Gertrude “Trude” Lamb, 16, describes herself as a shy person. She never wanted to be the center of attention. But, in the summer of 2020, when Trude became the face of a movement to rename Robert E. Lee High School in Tyler, Texas, she was suddenly in a spotlight she’d never imagined. A friend nudged her to join a local campaign and send a letter to the school board, but she wasn’t sure why. Trude, who emigrated from Ghana in 2014, wasn’t familiar with Lee or anything related to the Confederacy. So, she began to research. “At school, they usually just teach the good part about somebody,” she says. “They don’t teach the bad part.” A star athlete on her school’s varsity cross-country team, she’d penned a letter to school board members stating she’d no longer wear a jersey that bore the name of an enslaver.
The United States of America is a white supremacist nation. It always has been. Its white founders, venerated and lionized though they are in textbooks and on courthouse lawns, explicitly intended the country to be this way. The country’s founding documents make that goal clear. Through the centuries, the predominantly white ruling class has worked overtime to uphold this status quo, even as the goalposts periodically shift. A trio of new books delve into this rotten heart of American whiteness and explore how its bloody footprints smudged the nation’s past and continue to influence its uncertain future. Connor Towne O’Neill’s Down Along with That Devil’s Bones: A Reckoning with Monuments, Memory, and the Legacy...
The removal of Confederate statues around Richmond, Va., had a personal resonance for me, a Richmond native who once lived around the corner from the Robert E. Lee monument – the only one of the five monuments to rebel figures still (as I write this) standing on Monument Avenue. I used to go jogging on the avenue’s median starting at Lee, veering around Jefferson Davis and turning to retrace my steps as I approached Stonewall Jackson. As Leon Trotsky said, “revolution is impossible until it’s inevitable.” He spoke from experience; the socialist revolution he sought seemed stuck in neutral until the events of 1917 opened the floodgates. Suddenly, Confederate statues began to fall one by one, not just in Richmond or Virginia but wherever they stood. DC’s only public monument to a Confederate figure – General Albert Pike – was pulled down and burned by activists on Juneteenth.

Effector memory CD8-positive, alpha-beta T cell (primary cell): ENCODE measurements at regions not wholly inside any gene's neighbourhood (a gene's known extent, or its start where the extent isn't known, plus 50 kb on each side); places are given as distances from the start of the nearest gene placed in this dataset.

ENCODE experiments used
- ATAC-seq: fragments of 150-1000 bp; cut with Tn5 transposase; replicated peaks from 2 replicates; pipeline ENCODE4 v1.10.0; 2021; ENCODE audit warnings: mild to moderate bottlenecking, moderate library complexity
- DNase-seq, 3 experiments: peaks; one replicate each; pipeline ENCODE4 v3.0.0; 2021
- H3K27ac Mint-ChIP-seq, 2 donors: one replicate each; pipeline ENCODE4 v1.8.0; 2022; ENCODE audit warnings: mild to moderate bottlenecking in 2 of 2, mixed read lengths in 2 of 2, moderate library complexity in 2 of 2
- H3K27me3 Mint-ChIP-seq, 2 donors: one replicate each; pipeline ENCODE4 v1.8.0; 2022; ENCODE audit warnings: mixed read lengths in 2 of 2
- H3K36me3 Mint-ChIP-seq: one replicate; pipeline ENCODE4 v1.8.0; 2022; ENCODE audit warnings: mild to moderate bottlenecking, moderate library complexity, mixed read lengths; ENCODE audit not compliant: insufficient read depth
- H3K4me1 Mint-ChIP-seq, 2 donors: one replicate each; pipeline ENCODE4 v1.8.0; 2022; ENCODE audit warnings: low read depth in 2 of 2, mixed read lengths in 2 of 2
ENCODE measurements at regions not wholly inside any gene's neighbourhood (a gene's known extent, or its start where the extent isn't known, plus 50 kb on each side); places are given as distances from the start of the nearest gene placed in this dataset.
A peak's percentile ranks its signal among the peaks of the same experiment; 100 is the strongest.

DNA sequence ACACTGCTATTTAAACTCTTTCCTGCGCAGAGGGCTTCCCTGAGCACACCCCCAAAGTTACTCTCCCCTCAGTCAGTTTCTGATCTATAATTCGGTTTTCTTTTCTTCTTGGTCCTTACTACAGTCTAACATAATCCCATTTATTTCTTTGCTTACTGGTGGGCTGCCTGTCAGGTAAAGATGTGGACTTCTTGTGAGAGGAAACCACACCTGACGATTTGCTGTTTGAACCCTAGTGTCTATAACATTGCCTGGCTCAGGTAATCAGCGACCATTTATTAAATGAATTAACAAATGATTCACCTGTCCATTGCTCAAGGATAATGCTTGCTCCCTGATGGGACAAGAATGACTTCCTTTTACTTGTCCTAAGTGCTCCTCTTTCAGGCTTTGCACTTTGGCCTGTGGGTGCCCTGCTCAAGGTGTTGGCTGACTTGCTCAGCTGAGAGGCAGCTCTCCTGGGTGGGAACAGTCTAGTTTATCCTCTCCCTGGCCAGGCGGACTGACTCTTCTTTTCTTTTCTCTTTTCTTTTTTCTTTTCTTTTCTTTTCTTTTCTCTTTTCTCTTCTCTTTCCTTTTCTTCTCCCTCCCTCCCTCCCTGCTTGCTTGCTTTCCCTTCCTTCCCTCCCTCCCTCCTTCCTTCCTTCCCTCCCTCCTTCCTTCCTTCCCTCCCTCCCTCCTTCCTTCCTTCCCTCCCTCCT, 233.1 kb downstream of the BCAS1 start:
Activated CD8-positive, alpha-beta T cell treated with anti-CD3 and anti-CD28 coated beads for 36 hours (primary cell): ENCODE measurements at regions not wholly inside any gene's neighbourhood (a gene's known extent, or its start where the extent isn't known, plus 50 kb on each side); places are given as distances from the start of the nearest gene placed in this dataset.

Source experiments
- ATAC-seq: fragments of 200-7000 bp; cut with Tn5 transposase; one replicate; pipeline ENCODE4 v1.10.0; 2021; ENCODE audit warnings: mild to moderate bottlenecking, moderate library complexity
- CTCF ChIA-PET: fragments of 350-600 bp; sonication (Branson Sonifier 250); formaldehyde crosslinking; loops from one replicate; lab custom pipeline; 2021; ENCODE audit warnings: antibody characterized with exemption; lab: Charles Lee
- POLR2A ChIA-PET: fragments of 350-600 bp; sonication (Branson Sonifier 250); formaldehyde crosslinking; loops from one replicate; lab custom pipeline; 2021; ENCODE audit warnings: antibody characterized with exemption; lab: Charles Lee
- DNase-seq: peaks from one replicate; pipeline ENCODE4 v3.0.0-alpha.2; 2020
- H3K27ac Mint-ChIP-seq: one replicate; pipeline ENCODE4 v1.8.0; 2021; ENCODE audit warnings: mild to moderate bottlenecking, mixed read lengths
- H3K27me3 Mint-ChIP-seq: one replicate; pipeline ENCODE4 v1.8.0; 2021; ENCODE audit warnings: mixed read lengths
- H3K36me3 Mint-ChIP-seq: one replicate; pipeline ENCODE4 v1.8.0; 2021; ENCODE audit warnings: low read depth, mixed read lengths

About 1,000 heavily armed militia, all of whom were Black, marched through Georgia's Stone Mountain Park on Saturday, challenging white nationalist groups in the area to either come out and fight or join them in demonstrating against the government. Stone Mountain State Park officials said the Black militia group was peaceful, orderly and escorted by police as they called for the removal of the country's largest Confederate monument near Atlanta. The Black militia is calling for the removal of the Confederate monument etched into Stone Mountain, GA. In 1915, the United Daughters of the Confederacy. It has been a site used for the racist KKK to hold rallies and where the Klan was reborn. It is the world's largest monument to white supremacy, completed in 1972 after the Civil Rights Acts were made into law. It was a way for racists to show that white supremacy still ruled.